For sure the government is honouring its historic commitments to the first movers who helped generate the market and lower the price for the rest of us.

  • The subsidies are all going to the fossil fuel industry- that’s the problem.  If people had to pay true cost of fossil fuels (including environmental damage) they would soon stop using them.

  • Not all the subsidies go to the fossil fuel industry.  Some go to people with solar panels on their roofs.

    If the price of energy keeps going up, then my total net energy bills for a year might actually go positive. Over the last few years, the subsidies have more than paid for all my electricity and gas use.

  • Great discussion, and timely.

    We use gas for heating (typical for Germany), reckoned on an annual basis, with a monthly payment and an annual adjustment in July. My heating bill has just gone up 33% for the next year. Gas prices are forecast to treble, and maybe even to sextuple, and I can't pay that kind of price if it is passed along. (Politically, I have never supported the increasing German dependence on Russian gas supply. Chickens-home-roost-IToldYouSo .... but that doesn't reduce my prospective bills.)

    I just got a formal proposal from my heating engineer for an upgrade to install an air heat pump as support (I can't heat my building on air heat pump output alone, because it is not insulated to the required extent, and we have many days of temperatures below those at which the heat pump can operate). €43K. The price of air heat pumps seems to have gone up 50% since I talking to him a month ago, and the price of the warm-water accumulator 400%.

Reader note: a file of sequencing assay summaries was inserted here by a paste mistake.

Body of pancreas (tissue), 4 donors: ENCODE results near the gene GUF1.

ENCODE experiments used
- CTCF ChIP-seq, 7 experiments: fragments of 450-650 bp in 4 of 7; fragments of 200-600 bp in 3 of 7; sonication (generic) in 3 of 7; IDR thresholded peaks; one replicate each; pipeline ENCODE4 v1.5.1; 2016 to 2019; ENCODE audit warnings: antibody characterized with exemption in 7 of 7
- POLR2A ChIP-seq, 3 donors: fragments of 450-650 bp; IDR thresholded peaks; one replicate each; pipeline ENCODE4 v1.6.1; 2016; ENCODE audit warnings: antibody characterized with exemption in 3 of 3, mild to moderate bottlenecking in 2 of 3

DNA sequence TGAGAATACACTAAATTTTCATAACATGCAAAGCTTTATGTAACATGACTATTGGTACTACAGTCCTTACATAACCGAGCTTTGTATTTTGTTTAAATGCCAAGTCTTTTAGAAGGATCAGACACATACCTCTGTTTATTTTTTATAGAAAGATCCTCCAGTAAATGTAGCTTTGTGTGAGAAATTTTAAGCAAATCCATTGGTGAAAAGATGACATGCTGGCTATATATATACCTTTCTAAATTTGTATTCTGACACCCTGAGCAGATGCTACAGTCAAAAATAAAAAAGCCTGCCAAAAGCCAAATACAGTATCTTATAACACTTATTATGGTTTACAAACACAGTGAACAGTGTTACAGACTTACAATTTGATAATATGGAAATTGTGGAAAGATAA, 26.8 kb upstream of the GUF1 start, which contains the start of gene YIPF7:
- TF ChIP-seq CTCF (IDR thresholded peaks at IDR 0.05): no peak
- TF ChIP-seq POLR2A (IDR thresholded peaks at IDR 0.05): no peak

I have known for many years what it would cost for "standard" insulation to allow a heat-pump-only solution. 5 years ago, it was €140K. That is 50% of what I paid for the house in the first place. I would get back some of that in subsidy, but there is no way that cost would amortise over my expected lifetime.

    There are German government subsidies for energy-efficient building mods. But only some. Insulation installed on the outside of the building - yes. Internal insulation - no. Heat exchange devices to existing radiators - yes. PV panels to a circuit supplying on-demand Dyson-type warm-air-stream heaters in each room - no. This last is what I think would be part of a cost-effective solution. But I am the only person I know who thinks along such lines.

    I agree with the comments that PV panels just shouldn't end up in landfill. But, having lived in California, I am not surprised at the throw-away behaviour pattern. Half the state picks up needle and thread when there's a hole in a shirt; the other half throws the shirt out of the car window in some city other than where they live. 

    There appears to be some serious research at most of the car manufacturers being put into how to recycle batteries, and, equally importantly, how to design them for effective recycling.

  • You are aware solar panels work in varying conditions? 

    According to the national grid "The current peak solar electricity generation record seen by our Electricity National Control Centre in the UK is 9680MW on 20 April 2020 – enough to boil five million kettles!"

    I did find this though which seemed interesting:

    "National Grid ESO is preparing Britain’s electricity system to be able to run on purely zero-carbon electricity by 2025 – ready to accommodate whatever quantity of renewable electricity, including solar power, is being generated.

    In order to bring ever increasing amounts of renewable energy onto the grid, and keep costs down for customers, they’re working to overcome two intertwined challenges: ensuring that demand for power is balanced by electricity generated and updating the foundations of the electricity system. Electricity has historically relied on fossil fuels, so they’re designing new approaches and incorporating new technologies.